A new government plan will channel migrants away from Melbourne and Sydney and into regional areas in a bid to ease congestion and spread out population growth, but its effectiveness has been questioned.
The new population plan outlined by Minister for Cities, Urban Infrastructure and Population Alan Tudge consists of four parts – increased infrastructure spending, a focus on local ‘pinch points’, better planning frameworks, and a push to have new migrants move to smaller cities and regional areas.
The populations of Melbourne, Sydney, and south-east Queensland last year grew at 2.7 per cent, 2.1 per cent, and 2.3 per cent respectively, while the national growth rate was only 1.6 per cent.
With migration making up a majority of that growth, Mr Tudge said redistributing migrants will help take pressure off these three major growth centres.
Smaller states and regional areas are “crying out for more people”, he said.
But the effectiveness of the plan has been questioned by experts.
EY government transport leader Tony Canavan told The New Daily that Mr Tudge “isn’t far off the mark” with much of the new plan, but channeling migrants away from big cities comes with a number of risks.
“It would need to be a pretty sizeable and effective initiative to have an impact because our cities are growing so fast. And then there’s a note of caution about what those sorts of changes do to the underlying economic case for our cities,” he said.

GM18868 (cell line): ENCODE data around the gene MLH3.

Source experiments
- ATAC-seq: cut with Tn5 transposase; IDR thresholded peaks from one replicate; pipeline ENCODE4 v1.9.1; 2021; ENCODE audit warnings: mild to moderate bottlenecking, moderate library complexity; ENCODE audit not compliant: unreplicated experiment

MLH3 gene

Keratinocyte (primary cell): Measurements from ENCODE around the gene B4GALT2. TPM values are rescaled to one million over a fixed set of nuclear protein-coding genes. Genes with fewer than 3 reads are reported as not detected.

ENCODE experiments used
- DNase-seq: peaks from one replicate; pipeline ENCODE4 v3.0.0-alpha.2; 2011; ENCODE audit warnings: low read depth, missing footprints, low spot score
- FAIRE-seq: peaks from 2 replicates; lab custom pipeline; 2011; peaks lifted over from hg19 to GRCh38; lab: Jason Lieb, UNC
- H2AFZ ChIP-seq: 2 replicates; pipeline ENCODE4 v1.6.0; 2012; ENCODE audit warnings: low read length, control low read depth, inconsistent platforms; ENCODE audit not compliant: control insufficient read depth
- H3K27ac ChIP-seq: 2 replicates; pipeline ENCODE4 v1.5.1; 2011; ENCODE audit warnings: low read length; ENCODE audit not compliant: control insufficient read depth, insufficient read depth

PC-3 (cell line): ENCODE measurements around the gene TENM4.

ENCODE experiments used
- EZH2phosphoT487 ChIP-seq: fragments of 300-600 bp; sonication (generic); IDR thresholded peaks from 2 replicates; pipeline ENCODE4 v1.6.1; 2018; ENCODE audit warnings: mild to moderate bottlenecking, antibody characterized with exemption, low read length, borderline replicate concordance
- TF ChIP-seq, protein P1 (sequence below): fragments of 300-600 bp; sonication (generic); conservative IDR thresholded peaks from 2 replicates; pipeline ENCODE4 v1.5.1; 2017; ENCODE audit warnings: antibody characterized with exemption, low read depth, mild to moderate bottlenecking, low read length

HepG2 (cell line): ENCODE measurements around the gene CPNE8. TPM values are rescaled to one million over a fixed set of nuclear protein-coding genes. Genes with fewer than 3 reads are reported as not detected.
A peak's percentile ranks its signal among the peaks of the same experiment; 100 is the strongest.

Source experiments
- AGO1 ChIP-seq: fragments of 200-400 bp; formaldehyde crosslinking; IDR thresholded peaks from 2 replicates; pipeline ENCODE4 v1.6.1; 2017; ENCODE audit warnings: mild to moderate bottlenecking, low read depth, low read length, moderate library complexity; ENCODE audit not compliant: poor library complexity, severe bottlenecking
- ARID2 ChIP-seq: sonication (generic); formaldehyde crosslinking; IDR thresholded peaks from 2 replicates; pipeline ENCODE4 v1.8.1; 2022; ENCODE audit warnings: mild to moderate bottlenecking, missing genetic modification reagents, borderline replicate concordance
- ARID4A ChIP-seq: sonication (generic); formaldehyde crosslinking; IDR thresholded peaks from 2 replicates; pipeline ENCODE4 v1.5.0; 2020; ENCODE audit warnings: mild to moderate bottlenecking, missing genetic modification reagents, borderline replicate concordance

People choose to move to cities because there are jobs on offer, and jobs are created because there are people, Mr Canavan said, and any changes to restrict population growth would need to be careful not to disrupt this “symbiotic” relationship in a way that hurts the city’s economic success.
Grattan Institute transport program director Marion Terrill said it’s “a mistake” to think commute times grow as cities do, adding that commute times and distances are the same in Melbourne and Brisbane despite the difference in size between the two.
“In fact, people make a lot of adaptations that ensure they keep their work within a tolerable commute from home,” she said.
Further, Ms Terrill said it was “problematic” for government to stay in the way of people who want to live and work in the city, because people choose to come to these cities for work and their preferred lifestyle.
“The biggest focus for government should be to make cities work well.”
Demand side still important
While the plan to shift migrants to smaller and slower growing parts of the country might not be as effective as hoped, EY’s Mr Canavan said it was “good to hear” government trying to address issues caused by demand.
“Ultimately, congestion is caused by a mismatch of demand and supply,” he said, though the shape and design of transport infrastructure and the times of day commuters choose to travel also play into the issue significantly.
Mr Canavan said government should be considering all the tools available to them to mitigate congestion, including introducing ‘congestion charges’ like those used in London and Singapore.
These charges are applied to vehicles driving in busy parts of the city during peak times to encourage commuters off the road and into different modes of transport.
Mr Canavan said discussion of these sorts of policies “doesn’t bubble up to the surface very often in Australia”, and added it was a shame government had shelved its proposed inquiry into road pricing reform earlier this week.
Congestion charging was also floated by Grattan Institute’s Ms Terrill as a way to ease congestion, adding that Australia’s bigger cities are reaching a point where they won’t be able to “build their way out of congestion”.
Ms Terrill also suggested changing zoning restrictions (which she said drive urban sprawl) to allow people to live closer to their places of work, and making it easier for people to move by reviewing stamp duty.
“Stamp duty is a big barrier to people moving to a different part of town for a different job. It makes it very expensive for people.”